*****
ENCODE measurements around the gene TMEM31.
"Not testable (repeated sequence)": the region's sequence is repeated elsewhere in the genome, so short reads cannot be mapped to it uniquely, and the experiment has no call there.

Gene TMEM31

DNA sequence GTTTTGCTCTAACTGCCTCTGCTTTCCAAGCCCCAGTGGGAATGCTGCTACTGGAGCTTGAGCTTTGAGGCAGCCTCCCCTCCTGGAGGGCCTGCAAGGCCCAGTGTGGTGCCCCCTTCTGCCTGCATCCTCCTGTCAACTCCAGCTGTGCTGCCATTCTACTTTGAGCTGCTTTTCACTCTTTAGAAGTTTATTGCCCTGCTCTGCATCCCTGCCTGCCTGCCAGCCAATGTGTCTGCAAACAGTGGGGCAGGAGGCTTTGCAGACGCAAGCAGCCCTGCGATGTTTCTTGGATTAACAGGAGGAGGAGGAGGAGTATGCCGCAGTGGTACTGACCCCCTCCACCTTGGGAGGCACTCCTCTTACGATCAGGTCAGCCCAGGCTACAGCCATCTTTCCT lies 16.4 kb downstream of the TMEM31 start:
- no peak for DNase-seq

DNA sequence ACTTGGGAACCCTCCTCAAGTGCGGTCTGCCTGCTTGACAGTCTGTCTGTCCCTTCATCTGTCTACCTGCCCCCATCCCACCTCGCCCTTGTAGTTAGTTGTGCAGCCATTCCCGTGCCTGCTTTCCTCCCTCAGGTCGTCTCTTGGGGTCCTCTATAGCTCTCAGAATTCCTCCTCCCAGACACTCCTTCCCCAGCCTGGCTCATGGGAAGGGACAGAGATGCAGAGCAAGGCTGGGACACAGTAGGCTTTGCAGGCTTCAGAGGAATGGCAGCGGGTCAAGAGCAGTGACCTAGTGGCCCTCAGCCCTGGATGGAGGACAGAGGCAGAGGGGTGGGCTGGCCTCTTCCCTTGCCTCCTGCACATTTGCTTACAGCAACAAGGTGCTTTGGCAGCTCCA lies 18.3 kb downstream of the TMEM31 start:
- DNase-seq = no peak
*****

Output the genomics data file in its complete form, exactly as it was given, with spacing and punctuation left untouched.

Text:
ENCODE measurements around the gene TMEM31.
"Not testable (repeated sequence)": the region's sequence is repeated elsewhere in the genome, so short reads cannot be mapped to it uniquely, and the experiment has no call there.

Gene TMEM31

DNA sequence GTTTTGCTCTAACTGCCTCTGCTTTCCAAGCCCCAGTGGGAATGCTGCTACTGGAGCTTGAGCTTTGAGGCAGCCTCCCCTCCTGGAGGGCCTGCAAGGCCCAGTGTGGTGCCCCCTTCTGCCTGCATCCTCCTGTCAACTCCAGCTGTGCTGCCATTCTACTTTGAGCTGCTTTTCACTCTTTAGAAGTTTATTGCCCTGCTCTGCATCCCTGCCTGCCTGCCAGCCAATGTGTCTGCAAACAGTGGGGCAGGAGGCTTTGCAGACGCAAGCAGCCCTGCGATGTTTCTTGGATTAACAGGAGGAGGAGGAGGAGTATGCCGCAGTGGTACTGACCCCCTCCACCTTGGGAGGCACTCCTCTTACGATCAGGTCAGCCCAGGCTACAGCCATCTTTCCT lies 16.4 kb downstream of the TMEM31 start:
- no peak for DNase-seq

DNA sequence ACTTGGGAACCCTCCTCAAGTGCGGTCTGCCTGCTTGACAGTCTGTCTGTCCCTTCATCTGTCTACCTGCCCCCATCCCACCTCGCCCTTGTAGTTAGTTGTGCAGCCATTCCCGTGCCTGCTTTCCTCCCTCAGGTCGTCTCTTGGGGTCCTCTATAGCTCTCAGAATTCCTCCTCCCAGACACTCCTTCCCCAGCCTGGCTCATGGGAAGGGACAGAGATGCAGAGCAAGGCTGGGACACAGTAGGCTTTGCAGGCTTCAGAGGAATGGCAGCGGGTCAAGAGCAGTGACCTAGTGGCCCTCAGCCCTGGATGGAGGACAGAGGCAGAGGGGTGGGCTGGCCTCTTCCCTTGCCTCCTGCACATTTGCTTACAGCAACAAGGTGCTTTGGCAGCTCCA lies 18.3 kb downstream of the TMEM31 start:
- DNase-seq = no peak